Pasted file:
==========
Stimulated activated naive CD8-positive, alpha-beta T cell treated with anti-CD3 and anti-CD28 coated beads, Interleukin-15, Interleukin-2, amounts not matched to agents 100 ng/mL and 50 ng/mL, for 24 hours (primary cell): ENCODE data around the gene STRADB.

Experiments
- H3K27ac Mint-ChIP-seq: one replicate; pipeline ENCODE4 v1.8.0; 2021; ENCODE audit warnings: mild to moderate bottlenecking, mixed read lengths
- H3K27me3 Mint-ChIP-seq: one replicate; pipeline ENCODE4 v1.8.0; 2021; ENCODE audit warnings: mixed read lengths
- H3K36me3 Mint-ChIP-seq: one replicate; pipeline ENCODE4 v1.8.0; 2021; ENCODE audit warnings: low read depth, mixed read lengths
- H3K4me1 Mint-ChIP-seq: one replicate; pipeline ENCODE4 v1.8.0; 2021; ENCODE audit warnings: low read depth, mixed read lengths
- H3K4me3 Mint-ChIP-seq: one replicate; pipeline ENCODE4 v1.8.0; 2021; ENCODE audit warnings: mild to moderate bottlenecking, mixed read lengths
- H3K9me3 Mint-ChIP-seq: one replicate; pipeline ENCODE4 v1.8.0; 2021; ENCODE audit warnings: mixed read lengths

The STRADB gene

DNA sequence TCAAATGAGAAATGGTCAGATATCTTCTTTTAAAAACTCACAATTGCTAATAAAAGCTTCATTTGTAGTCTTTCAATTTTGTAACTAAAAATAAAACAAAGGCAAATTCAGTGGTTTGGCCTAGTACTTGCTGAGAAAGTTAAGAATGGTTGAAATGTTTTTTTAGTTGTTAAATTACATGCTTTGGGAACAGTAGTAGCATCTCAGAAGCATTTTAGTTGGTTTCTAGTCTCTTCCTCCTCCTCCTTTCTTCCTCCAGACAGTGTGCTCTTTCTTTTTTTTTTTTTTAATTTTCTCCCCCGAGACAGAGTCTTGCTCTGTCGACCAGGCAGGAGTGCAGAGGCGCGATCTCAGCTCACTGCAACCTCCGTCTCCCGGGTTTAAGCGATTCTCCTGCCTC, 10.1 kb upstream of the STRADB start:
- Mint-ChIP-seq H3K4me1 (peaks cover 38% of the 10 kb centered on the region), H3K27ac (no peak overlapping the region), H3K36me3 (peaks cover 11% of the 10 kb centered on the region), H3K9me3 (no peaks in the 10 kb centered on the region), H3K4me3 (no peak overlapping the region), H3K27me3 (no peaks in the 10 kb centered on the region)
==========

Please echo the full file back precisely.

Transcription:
Stimulated activated naive CD8-positive, alpha-beta T cell treated with anti-CD3 and anti-CD28 coated beads, Interleukin-15, Interleukin-2, amounts not matched to agents 100 ng/mL and 50 ng/mL, for 24 hours (primary cell): ENCODE data around the gene STRADB.

Experiments
- H3K27ac Mint-ChIP-seq: one replicate; pipeline ENCODE4 v1.8.0; 2021; ENCODE audit warnings: mild to moderate bottlenecking, mixed read lengths
- H3K27me3 Mint-ChIP-seq: one replicate; pipeline ENCODE4 v1.8.0; 2021; ENCODE audit warnings: mixed read lengths
- H3K36me3 Mint-ChIP-seq: one replicate; pipeline ENCODE4 v1.8.0; 2021; ENCODE audit warnings: low read depth, mixed read lengths
- H3K4me1 Mint-ChIP-seq: one replicate; pipeline ENCODE4 v1.8.0; 2021; ENCODE audit warnings: low read depth, mixed read lengths
- H3K4me3 Mint-ChIP-seq: one replicate; pipeline ENCODE4 v1.8.0; 2021; ENCODE audit warnings: mild to moderate bottlenecking, mixed read lengths
- H3K9me3 Mint-ChIP-seq: one replicate; pipeline ENCODE4 v1.8.0; 2021; ENCODE audit warnings: mixed read lengths

The STRADB gene

DNA sequence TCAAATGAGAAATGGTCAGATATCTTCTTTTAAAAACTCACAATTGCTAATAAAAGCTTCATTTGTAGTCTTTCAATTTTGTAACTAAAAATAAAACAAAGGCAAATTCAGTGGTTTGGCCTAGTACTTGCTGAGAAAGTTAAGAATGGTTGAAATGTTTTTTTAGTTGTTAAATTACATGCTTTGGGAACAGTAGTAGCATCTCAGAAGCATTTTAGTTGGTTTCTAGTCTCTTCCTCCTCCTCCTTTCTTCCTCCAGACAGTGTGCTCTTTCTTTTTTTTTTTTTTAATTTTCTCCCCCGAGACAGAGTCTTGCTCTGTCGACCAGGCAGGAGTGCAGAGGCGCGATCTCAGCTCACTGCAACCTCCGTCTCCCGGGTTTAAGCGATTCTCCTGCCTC, 10.1 kb upstream of the STRADB start:
- Mint-ChIP-seq H3K4me1 (peaks cover 38% of the 10 kb centered on the region), H3K27ac (no peak overlapping the region), H3K36me3 (peaks cover 11% of the 10 kb centered on the region), H3K9me3 (no peaks in the 10 kb centered on the region), H3K4me3 (no peak overlapping the region), H3K27me3 (no peaks in the 10 kb centered on the region)